In addition to data on radars, analog computers, and the proximity fuse, the Rosenberg group turned over a treasure trove of secret information about jet engine design and radio and computing technologies. Including their espionage at defense contractors after leaving Fort Monmouth, the group’s total contribution amounted to over 20,000 pages of technical documents, plus the entire 12,000-page design manual for the first U.S. jet fighter, the P-80 “Shooting Star.” In addition to designs for specific weapons systems, the data gave Soviet scientists and planners invaluable insights into America’s development strategies. “In technology development, information about a rival’s mistakes and dead ends is almost as valuable as details of its accomplishments,” according to historian and author Steven Usdin.
“Controversy over the value of the atomic secrets that Rosenberg helped transmit to the USSR has obscured the tremendous value of the information about conventional weapons systems that he and his comrades stole,” said Usdin. “They provided detailed specifications for some of the most important military technologies developed during World War II and, in the process, helped the Soviet Union lay the foundation for a defense industry that maintained rough parity with the United States throughout the Cold War.”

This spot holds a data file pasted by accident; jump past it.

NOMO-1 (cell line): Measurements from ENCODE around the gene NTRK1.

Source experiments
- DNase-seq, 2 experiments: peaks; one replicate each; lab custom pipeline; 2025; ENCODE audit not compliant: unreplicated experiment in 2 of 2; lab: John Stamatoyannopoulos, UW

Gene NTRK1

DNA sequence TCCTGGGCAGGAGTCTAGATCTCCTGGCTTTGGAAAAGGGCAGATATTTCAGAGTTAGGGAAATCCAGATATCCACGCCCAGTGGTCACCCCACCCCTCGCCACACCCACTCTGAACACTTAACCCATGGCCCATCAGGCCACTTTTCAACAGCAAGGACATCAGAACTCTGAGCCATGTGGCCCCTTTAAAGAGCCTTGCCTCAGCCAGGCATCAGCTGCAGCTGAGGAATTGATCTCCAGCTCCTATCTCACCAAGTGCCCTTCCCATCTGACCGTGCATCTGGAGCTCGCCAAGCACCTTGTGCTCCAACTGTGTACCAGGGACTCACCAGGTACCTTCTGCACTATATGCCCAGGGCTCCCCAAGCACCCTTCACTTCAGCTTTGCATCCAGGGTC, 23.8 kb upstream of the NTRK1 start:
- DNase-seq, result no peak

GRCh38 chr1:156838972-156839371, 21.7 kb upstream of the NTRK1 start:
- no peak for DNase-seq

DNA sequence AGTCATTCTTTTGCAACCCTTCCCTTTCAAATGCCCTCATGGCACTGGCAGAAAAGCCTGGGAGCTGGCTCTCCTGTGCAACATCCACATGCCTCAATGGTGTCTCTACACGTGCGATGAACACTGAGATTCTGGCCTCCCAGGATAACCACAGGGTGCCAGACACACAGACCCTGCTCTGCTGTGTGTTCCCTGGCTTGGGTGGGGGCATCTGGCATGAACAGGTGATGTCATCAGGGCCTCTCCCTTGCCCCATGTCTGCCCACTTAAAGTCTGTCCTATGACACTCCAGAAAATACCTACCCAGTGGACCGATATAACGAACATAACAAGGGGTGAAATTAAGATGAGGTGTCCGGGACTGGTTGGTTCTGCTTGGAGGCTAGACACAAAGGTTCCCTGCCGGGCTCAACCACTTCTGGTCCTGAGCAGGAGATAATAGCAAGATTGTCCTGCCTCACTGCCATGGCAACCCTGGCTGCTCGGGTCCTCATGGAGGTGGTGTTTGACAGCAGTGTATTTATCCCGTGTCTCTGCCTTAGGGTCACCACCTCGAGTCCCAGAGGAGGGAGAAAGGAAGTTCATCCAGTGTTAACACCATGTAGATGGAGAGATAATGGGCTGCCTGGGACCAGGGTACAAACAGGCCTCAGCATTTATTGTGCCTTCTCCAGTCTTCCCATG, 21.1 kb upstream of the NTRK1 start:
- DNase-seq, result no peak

Lax security in the early years leading up to World War II allowed Americans who sympathized with the Soviet Union to gain access to U.S. military secrets developed at Fort Monmouth. Accusations of espionage within the U.S. Signal Corps by people like Senator Joseph McCarthy (pictured above) continued through the Cold War, but ultimately, proved unfounded after the three members of the Rosenberg Signal Corps ring had moved on from Fort Monmouth.